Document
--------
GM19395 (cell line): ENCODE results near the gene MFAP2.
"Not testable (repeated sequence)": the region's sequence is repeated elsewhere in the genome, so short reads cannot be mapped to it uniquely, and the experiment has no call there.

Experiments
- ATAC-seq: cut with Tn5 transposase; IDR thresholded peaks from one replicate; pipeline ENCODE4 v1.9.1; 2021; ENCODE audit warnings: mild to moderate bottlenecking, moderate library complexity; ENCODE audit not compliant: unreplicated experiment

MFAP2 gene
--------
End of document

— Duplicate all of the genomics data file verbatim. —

GM19395 (cell line): ENCODE results near the gene MFAP2.
"Not testable (repeated sequence)": the region's sequence is repeated elsewhere in the genome, so short reads cannot be mapped to it uniquely, and the experiment has no call there.

Experiments
- ATAC-seq: cut with Tn5 transposase; IDR thresholded peaks from one replicate; pipeline ENCODE4 v1.9.1; 2021; ENCODE audit warnings: mild to moderate bottlenecking, moderate library complexity; ENCODE audit not compliant: unreplicated experiment

MFAP2 gene